Male and Female Space in the Provençal Community
In her article “Male Space and Female Space within the Provençal Community”, Lucienne Roubin discusses the gender segregation in the Provençal village. She uses the term “male space” to refer to the areas where only men are allowed or where they feel more comfortable, and “female space” – to the areas where only women can go or where they feel more at ease.
2. Male Space in the Provençal Community
2.1 The Ambrette Club
The most striking example of male space in the Provençal village is the Ambrette club. It is a small building situated on the main square, next to the cafe. Only men can enter it, as there is a sign saying “No Women Allowed”. The Ambrette is a place where men can drink, play cards and talk about various topics such as politics or sports. They often stay there until late at night.
2. 2 Male Conversations
Another example of male space is represented by conversations between men. Roubin noticed that when men talk to each other, they use a different language than when they talk to women. They use more swearwords and talk about topics that would be considered inappropriate if a woman was present. For instance, they often discuss their sexual experiences or tell obscene jokes.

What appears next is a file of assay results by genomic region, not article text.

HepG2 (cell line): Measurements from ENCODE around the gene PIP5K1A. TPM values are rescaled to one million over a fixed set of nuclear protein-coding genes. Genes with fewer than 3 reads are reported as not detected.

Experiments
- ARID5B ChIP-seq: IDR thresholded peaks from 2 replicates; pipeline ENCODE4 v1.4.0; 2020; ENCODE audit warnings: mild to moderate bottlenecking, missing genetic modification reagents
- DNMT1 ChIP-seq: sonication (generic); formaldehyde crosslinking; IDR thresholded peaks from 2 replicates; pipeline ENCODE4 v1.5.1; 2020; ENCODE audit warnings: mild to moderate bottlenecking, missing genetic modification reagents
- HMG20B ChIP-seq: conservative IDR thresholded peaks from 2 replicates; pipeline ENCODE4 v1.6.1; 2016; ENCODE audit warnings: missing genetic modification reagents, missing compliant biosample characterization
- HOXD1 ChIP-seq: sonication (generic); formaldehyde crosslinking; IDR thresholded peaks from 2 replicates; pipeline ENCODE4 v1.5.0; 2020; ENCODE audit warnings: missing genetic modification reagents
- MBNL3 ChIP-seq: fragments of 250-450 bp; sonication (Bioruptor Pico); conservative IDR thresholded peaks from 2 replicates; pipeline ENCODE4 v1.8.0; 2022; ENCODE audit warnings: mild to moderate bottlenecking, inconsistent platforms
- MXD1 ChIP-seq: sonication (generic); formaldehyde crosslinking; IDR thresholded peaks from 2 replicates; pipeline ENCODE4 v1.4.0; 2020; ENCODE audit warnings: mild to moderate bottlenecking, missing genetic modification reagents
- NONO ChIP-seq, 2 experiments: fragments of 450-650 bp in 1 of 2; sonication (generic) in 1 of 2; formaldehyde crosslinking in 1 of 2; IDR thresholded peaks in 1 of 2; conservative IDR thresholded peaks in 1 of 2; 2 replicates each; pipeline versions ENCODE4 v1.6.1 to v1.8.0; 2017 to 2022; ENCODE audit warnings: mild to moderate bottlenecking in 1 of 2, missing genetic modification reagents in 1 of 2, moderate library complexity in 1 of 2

3. Female Space in the Provençal Community
3.1 Female Conversations
In contrast to male conversations, female conversations are usually about domestic matters such as cooking, sewing or childcare. Roubin also noticed that women use a different vocabulary when talking to each other than when talking to men. They use more terms related to emotions and personal relationships, such as “love”, “hate”, “friendship” or “family”.
3. 2 Comparing Male and Female Space
When comparing male and female space, we can see that they are quite different. Men have a public space – the Ambrette club – where they can drink and socialize with other men. Women don’t have such a place; instead, they have private conversation among themselves about domestic topics. Moreover, men’s conversations are usually about sex, while women’s conversations focus on emotions and personal relationships.
In conclusion, we can say that male and female space in the Provençal village are quite different. Men have a public space – the Ambrette club – where they can drink and socialize with other men, while women’s conversations are private and focus on domestic topics. This gender segregation is likely to be due to the fact that men and women have different roles in the Provençal community. Men are expected to be the breadwinners, while women are responsible for the home and the family.
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